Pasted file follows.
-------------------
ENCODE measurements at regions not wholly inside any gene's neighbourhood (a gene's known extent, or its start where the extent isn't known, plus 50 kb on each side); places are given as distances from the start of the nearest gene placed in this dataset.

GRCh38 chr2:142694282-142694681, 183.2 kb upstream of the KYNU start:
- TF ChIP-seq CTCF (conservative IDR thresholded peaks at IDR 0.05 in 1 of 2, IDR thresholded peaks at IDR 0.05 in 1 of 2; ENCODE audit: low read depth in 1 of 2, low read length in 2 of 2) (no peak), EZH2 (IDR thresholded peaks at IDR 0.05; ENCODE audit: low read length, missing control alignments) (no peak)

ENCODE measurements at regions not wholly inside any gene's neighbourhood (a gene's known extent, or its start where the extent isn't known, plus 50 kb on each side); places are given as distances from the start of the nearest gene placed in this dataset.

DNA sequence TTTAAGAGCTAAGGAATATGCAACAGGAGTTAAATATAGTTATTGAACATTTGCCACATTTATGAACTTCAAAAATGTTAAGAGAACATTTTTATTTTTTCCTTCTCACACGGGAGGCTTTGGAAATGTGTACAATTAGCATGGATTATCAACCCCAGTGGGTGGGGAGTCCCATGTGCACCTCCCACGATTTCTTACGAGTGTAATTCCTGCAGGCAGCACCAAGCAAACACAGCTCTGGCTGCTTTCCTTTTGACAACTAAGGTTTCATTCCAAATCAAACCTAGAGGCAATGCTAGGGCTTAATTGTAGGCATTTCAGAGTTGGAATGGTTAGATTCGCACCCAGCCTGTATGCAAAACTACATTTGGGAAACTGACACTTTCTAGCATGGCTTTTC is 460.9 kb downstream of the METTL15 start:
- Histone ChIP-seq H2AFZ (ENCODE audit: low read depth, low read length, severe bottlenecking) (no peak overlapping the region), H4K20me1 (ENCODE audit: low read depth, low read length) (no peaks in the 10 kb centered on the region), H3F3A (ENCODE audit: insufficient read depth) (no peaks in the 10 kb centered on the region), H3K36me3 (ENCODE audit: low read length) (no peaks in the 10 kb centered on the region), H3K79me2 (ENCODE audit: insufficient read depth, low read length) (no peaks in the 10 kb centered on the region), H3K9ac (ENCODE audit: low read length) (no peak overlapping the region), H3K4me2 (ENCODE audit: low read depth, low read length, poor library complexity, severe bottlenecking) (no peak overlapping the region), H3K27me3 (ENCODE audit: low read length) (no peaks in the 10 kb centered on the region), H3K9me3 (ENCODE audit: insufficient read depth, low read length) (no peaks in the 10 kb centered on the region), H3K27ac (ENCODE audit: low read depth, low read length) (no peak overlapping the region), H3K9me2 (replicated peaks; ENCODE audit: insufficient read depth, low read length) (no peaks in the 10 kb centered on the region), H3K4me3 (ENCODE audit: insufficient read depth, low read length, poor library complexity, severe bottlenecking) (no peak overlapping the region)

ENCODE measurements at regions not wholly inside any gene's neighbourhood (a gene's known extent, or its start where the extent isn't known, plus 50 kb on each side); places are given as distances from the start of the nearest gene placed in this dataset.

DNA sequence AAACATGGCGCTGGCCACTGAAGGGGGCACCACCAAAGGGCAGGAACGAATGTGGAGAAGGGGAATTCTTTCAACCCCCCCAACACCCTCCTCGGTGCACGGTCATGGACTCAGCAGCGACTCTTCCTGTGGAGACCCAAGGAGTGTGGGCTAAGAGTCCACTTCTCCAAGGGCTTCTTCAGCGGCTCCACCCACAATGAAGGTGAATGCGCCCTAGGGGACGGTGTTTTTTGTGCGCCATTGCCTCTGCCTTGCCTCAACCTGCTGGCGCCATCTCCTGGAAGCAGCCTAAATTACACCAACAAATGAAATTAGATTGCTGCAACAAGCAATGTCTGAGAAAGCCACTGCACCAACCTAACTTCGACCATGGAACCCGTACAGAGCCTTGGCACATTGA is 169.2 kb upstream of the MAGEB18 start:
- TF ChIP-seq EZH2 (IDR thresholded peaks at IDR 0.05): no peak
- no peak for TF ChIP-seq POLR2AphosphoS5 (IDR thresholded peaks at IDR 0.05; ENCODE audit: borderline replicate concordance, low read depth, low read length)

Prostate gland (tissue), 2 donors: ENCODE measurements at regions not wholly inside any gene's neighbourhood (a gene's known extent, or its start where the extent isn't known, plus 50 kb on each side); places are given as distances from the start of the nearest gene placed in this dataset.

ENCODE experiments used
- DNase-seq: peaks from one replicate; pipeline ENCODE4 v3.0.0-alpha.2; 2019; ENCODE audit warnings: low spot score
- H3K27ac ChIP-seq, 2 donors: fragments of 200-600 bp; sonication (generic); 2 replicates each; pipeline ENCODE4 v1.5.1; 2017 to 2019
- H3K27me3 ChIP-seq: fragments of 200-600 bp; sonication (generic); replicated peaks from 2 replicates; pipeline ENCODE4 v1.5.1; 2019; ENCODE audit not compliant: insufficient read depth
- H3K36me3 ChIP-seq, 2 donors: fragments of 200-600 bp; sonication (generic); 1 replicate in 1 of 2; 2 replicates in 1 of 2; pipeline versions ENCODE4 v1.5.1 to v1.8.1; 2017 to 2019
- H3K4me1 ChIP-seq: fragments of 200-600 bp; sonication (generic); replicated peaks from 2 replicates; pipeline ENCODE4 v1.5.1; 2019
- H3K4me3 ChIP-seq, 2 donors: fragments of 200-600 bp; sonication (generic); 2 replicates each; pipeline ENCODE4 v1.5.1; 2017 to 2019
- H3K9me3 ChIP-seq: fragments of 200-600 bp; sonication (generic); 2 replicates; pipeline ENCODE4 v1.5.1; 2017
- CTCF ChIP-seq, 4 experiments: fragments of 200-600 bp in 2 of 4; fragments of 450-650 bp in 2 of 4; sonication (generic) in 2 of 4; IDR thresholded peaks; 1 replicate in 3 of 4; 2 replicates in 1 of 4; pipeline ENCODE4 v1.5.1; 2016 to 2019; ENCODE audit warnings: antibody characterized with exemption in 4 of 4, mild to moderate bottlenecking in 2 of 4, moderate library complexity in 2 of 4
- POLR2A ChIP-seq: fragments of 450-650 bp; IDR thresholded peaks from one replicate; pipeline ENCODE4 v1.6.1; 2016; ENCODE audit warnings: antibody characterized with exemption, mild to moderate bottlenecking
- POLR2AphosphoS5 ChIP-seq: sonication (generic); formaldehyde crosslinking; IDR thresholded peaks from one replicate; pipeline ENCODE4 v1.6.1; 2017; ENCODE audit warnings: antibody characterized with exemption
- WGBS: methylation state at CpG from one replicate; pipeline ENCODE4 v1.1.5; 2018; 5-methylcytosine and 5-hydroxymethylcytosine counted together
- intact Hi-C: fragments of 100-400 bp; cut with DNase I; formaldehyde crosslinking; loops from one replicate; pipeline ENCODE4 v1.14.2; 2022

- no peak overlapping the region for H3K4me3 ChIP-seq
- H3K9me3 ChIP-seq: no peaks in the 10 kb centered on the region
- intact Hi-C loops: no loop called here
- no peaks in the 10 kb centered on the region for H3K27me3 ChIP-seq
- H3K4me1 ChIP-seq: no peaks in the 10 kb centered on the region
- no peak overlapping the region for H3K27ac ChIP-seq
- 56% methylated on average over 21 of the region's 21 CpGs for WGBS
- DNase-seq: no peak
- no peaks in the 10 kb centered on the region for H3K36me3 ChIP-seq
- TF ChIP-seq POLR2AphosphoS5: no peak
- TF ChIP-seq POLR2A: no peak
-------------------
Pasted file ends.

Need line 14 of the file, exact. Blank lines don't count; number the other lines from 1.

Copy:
- H3K27ac ChIP-seq, 2 donors: fragments of 200-600 bp; sonication (generic); 2 replicates each; pipeline ENCODE4 v1.5.1; 2017 to 2019